When is it ok to spot check? The answer is “it depends on the situation” but in my opinion, there should be an assumption that comprehensive detail reviewing always takes precedence over spot checking barring specific unusual circumstances.
The purpose of comprehensive detailed reviewing is to catch errors in the draft work-product. In many cases, spot-checking is insufficient to achieve this objective. Also, the difference between a “comprehensive review” and “spot checking” is often only 10 to 15 more minutes. That said, uncaught mistakes that survive too long can cause damage, as it can negatively impact many people, resulting in damaging the integrity of the preparer and/or reviewer.
Spot checking is sometimes ok when employed as a subset of a comprehensive double-check, but risky as a stand-alone review method.
Spot checking should be limited to the following:
- In cases where there are two reviewers, and reviewer #2 trusts both the preparer’s ability and the primary reviewer’s review process, then reviewer #2’s review can be high level and include spot-checking (as the work product has already been detail reviewed).
- Low-risk tasks like the review of intangible asset amortization. For example, in cases where there have been no new business combinations in years and the intangible amortization is the same each month, the review can be scaled down to a spot check. For example, intangible amortization was running at $600K per month historically and continuing to run at $600K in the current month. However, accountants should still should also employ a mental checklist that validates (i) no new business combinations creating new intangible assets occurred, (ii) no new impairment triggering events occurred and (iii) no intangible assets reaching their full useful life in the current or prior month.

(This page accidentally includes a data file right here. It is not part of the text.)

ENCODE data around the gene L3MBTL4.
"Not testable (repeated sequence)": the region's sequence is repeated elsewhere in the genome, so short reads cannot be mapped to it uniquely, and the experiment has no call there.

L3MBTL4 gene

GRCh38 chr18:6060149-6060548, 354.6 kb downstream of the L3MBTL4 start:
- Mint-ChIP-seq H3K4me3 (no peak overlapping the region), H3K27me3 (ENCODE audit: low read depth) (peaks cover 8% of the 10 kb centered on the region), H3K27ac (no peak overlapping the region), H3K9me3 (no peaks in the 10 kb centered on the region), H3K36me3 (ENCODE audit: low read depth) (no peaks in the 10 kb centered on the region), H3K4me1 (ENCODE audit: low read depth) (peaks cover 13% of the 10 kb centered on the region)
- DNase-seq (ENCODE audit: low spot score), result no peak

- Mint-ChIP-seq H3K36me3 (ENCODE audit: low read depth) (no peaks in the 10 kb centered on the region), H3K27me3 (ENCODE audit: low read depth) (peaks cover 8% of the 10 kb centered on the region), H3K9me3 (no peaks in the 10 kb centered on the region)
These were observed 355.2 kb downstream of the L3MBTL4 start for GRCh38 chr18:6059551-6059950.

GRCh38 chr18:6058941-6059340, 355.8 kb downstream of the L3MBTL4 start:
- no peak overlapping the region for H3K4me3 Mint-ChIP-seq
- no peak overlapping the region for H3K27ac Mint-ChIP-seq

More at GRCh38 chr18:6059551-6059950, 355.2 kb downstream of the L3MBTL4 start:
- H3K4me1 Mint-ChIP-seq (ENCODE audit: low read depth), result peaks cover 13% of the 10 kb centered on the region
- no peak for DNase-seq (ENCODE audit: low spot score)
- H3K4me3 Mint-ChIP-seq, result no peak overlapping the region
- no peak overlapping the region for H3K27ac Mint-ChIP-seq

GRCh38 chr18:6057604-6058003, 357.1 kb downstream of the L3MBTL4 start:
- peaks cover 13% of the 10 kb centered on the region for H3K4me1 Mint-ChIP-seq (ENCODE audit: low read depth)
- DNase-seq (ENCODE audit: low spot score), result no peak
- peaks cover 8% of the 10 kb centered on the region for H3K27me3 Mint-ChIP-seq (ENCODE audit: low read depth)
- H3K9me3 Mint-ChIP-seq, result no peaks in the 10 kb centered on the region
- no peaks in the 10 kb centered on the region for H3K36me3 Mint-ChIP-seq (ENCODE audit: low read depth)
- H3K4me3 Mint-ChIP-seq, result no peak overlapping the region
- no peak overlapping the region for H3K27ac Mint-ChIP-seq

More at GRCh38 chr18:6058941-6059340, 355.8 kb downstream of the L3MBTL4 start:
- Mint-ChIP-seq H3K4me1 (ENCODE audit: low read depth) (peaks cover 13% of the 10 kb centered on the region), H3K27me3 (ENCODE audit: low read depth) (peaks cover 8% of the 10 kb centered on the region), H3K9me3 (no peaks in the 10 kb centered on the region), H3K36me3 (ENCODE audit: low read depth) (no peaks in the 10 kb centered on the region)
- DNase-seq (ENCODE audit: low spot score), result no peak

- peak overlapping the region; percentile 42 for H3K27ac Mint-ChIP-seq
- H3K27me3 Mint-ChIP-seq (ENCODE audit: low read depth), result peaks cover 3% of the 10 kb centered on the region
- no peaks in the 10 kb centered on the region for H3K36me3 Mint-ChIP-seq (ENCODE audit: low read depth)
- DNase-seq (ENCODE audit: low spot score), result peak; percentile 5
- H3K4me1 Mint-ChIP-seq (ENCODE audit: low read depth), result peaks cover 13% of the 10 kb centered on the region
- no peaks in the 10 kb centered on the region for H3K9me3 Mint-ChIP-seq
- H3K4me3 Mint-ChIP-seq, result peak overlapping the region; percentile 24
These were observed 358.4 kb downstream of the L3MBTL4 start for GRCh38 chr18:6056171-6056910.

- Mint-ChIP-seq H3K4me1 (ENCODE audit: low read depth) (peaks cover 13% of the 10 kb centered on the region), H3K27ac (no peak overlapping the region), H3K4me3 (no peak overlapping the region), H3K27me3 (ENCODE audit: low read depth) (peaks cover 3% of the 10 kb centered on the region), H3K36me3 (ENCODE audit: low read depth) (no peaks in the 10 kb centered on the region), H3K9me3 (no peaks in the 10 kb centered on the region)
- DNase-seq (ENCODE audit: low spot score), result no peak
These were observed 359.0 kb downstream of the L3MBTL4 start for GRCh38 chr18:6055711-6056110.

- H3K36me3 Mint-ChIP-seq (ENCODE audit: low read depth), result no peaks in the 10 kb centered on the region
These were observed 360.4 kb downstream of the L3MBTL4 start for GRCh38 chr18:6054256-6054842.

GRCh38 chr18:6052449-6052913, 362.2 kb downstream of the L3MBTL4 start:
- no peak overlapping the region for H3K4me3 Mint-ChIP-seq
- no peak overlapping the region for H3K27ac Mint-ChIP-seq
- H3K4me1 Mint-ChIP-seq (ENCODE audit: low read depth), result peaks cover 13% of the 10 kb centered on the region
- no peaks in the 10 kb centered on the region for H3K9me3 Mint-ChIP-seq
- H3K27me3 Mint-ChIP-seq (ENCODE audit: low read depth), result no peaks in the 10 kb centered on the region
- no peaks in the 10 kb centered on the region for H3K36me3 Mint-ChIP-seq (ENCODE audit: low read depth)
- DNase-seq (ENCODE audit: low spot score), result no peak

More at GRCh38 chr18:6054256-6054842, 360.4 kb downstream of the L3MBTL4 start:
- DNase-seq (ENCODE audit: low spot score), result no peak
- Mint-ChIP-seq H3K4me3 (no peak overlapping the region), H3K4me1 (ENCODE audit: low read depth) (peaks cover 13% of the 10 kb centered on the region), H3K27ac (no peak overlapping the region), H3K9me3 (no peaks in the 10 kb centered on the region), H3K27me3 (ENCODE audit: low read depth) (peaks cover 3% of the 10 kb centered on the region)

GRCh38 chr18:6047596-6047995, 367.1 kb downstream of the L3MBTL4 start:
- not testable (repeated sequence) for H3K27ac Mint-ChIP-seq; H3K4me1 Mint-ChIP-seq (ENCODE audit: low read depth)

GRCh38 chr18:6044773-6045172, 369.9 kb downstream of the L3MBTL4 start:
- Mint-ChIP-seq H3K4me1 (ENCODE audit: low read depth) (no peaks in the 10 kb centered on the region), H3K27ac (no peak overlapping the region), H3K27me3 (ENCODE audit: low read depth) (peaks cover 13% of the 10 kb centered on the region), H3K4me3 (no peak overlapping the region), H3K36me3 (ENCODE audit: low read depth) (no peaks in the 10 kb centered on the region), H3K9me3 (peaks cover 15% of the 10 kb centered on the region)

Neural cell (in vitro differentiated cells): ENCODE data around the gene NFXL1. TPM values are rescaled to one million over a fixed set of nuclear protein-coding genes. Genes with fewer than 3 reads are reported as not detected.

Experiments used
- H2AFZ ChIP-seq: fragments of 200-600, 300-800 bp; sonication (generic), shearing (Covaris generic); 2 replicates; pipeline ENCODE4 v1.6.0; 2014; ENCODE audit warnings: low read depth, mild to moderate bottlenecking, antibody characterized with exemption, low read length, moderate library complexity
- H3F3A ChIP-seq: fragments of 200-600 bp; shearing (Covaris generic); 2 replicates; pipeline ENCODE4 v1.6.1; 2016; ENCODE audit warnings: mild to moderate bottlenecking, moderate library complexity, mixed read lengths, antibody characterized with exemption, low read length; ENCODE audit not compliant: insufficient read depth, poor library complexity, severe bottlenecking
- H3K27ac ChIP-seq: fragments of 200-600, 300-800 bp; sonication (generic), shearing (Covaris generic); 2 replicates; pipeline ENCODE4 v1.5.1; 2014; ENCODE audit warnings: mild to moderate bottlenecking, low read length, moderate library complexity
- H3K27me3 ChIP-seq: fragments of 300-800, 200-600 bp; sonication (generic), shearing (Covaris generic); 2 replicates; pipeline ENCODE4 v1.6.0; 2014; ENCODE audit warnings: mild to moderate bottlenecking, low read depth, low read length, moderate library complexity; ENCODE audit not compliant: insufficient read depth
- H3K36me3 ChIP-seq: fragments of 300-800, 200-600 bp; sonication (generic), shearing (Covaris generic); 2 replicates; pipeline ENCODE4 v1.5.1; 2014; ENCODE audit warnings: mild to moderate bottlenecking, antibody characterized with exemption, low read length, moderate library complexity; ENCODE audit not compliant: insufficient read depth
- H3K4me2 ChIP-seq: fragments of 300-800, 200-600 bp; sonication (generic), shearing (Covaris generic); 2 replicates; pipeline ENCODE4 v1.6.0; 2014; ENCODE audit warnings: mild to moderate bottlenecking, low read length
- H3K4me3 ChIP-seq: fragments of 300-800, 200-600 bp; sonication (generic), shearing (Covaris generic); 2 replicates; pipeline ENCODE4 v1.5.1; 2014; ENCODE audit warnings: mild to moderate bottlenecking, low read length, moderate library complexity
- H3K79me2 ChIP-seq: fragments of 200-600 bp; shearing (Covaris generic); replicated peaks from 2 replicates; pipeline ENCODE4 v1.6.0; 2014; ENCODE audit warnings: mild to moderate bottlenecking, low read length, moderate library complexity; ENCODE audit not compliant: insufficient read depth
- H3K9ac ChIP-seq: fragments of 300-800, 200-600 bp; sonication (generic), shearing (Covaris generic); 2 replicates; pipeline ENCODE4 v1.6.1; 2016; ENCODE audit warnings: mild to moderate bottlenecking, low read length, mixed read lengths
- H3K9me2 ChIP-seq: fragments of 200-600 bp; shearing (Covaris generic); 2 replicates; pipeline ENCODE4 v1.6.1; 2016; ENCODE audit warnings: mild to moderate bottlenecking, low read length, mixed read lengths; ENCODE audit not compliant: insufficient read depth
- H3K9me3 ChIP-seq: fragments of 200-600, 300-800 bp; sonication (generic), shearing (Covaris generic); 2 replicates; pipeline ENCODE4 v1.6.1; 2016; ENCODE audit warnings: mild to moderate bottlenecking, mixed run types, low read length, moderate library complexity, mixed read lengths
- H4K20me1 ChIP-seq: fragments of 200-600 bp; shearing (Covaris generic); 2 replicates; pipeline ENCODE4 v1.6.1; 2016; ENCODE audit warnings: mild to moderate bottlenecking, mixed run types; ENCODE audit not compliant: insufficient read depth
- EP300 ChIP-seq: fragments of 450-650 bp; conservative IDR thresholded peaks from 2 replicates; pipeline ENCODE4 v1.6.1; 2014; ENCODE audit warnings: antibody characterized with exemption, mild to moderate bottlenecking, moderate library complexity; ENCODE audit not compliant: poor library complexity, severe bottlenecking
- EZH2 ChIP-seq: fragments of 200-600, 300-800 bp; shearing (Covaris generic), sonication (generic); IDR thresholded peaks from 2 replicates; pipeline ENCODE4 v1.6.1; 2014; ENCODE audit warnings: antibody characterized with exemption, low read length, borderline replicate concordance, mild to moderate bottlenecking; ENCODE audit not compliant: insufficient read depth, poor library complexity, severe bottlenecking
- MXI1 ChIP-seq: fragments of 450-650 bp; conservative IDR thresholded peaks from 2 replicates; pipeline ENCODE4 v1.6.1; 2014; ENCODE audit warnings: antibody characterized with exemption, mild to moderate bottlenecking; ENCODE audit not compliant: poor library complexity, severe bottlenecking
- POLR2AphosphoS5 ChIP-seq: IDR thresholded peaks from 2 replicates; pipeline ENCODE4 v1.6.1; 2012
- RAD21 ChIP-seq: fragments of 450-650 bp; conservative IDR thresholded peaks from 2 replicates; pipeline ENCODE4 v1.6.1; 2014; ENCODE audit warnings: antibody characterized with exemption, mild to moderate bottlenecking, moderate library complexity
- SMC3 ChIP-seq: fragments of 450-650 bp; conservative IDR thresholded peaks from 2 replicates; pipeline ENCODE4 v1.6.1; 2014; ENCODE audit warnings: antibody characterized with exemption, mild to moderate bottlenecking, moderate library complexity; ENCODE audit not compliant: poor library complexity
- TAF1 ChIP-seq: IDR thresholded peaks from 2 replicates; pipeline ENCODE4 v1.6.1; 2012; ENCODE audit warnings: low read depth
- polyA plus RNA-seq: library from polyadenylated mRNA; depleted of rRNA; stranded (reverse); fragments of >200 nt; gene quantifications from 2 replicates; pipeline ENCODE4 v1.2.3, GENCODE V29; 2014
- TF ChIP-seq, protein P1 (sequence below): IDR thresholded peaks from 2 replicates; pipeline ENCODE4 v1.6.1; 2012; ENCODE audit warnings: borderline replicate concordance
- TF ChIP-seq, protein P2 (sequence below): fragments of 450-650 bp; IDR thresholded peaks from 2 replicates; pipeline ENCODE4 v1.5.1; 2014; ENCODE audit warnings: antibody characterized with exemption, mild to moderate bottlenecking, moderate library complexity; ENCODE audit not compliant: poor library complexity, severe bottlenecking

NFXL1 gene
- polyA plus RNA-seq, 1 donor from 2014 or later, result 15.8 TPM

Also, sample spot checking is ok within a comprehensive detailed review. For example, when reviewing quarterly stock-compensation expense in cases where there have been hundreds/thousands of life-to-date grants, sampling 20 out of 1,000 grants for re-calculation (including the 10-15 largest grants) is usually ok provided other comprehensive checks have occurred such as (i) confirming all new grants are accurate including (a) shares granted, (b) terms, grant price, etc. (ii) confirming terminations have been properly accounted for and tied out, (iii) completeness via a option/share roll forward and (iv) confirming the consolidated quarterly stock-compensation expense is in line with the budget/expectations, etc.
When detail reviewing a work product on a spreadsheet, schedule out your review procedures and ensure to address (i) completeness, (ii) the output makes sense from a high-level (i.e. numbers fall within a reasonable range), (iii) ensure numbers and balances tie out to relevant supporting schedules (tie out validations), (v) check consistency of relevant balances throughout the product (like APIC on balance sheet equals APIC on equity roll forward…relationship validations), (vi) validate that all calculation functions are being performed correctly via recalculating (recalculation validations).
Lastly, make sure your subordinates are aware that spot-checking as a stand-alone review method can be risky and to opt for comprehensive reviewing.
In conclusion, all reviews should incorporate a comprehensive element and spot-checking in lieu of detail checking is risky.
For more information on double-checking, see http://www.pm4secr.com and consider purchasing a copy of the “Industry Accountant’s Intelligence Briefing” through Amazon at: